Birmingham voters to consider parks and recreation bond | Elections

Birmingham voters will consider an $11.2 million parks and recreation bond on the Nov. 3 ballot.

If approved, the 21-year bond would provide funding for improvements at the city’s ice arena, numerous city parks, playgrounds and the Rouge River trail system.

A potential new pickleball court and splash pad could be added, with their locations dependent on input from residents, according to a release from the city.

Improvements at the ice arena, which is more than 45 years old, would include an expansion of locker rooms, a new observation area and new concession facilities.

Some projects would begin next year, including improvements at Adams Park, Booth Park and the Rouge River Trail Corridor.

The bonds would be issued in two series; the first in the amount of $4.75 million in 2021 and the second totaling $6.5 million in 2024, as existing bond debt will be retired in those respective years.

Voters last approved a parks improvement bond almost 20 years ago. Existing bonds funding sewer and parks projects will be fully retired in 2024, providing an opportunity to continue parks improvements while minimizing the impact on taxpayers, the release said,.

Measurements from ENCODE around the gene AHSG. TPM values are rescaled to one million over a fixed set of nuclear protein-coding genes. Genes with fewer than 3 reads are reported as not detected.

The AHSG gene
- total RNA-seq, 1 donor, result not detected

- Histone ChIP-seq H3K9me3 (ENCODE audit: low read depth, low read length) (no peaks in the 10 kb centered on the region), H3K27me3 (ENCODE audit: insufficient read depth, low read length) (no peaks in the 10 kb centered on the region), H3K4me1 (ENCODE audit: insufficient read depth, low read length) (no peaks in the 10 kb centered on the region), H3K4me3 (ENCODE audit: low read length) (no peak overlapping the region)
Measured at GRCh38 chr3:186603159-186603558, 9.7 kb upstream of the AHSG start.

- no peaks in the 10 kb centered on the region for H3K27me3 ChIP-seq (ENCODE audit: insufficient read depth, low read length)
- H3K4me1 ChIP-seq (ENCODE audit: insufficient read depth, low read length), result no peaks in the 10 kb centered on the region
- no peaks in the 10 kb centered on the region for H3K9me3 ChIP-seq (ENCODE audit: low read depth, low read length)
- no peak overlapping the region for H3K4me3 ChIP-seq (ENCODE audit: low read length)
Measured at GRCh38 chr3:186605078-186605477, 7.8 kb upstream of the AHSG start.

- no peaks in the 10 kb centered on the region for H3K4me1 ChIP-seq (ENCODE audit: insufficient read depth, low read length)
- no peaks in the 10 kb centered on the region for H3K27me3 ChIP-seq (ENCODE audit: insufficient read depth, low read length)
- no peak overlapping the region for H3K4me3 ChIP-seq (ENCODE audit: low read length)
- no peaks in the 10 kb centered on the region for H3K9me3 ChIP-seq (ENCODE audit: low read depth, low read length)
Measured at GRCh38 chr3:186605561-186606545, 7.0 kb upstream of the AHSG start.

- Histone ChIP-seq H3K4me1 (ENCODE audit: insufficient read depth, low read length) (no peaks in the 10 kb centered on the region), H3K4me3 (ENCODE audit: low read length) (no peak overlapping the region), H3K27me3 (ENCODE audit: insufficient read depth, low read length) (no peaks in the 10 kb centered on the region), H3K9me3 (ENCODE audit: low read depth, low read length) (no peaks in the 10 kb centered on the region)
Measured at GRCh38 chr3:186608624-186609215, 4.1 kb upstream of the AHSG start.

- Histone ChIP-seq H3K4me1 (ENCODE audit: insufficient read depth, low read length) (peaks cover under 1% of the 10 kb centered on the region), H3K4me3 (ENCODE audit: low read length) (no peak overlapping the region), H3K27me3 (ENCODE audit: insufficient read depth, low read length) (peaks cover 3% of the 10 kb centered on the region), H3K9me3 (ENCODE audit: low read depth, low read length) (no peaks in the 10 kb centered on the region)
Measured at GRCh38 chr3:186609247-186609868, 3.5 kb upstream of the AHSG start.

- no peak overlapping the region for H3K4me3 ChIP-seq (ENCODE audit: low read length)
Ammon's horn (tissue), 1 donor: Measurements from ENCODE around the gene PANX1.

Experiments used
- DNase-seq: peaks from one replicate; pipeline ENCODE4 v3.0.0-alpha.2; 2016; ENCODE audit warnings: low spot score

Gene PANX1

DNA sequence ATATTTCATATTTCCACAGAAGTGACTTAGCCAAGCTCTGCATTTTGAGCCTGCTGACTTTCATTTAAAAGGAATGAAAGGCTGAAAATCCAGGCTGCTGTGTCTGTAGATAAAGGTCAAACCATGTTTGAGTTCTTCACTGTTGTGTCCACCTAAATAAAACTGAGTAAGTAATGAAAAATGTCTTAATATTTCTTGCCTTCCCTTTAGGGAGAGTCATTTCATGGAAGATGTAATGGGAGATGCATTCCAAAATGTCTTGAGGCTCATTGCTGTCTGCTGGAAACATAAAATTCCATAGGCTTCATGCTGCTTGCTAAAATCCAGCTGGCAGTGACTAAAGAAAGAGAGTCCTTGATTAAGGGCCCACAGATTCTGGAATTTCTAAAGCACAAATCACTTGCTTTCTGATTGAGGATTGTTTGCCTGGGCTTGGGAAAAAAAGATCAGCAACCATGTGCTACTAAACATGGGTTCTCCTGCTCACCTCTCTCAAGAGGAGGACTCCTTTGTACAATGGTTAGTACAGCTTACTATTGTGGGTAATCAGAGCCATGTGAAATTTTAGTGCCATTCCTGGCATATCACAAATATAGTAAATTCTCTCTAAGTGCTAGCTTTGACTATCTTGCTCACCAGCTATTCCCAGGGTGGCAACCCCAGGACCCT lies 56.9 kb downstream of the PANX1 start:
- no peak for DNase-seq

Bonding allows the city to spread costs over 21 years, limiting the annual cost to taxpayers to $51.60 for every $250,000 of assessed value, according to the release.

The City Commission voted 4-3 July 20 to place the issue on the ballot. Mayor Pierre Boutros, Mayor Pro Tem Therese Longe and commissioners Clinton Baller and Brad Host supported the proposal.

Commissioners Rackeline Hoff, Mark Nickita and Stuart Sherman were opposed to putting the issue on the ballot.

Commissioners who supported the bond issue said the need for parks and recreation improvements is well documented in studies and that residents have expressed support for funding the projects.

Commissioners who opposed the ballot issue said residents have said they want to see their tax rates drop and questioned whether there was enough time to adequately inform residents about the proposal.

For more information, visit

Residents may also sign up to receive information via the Parks & Recreation Bond Opportunity Constant Contact group at

Read More: Birmingham voters to consider parks and recreation bond | Elections

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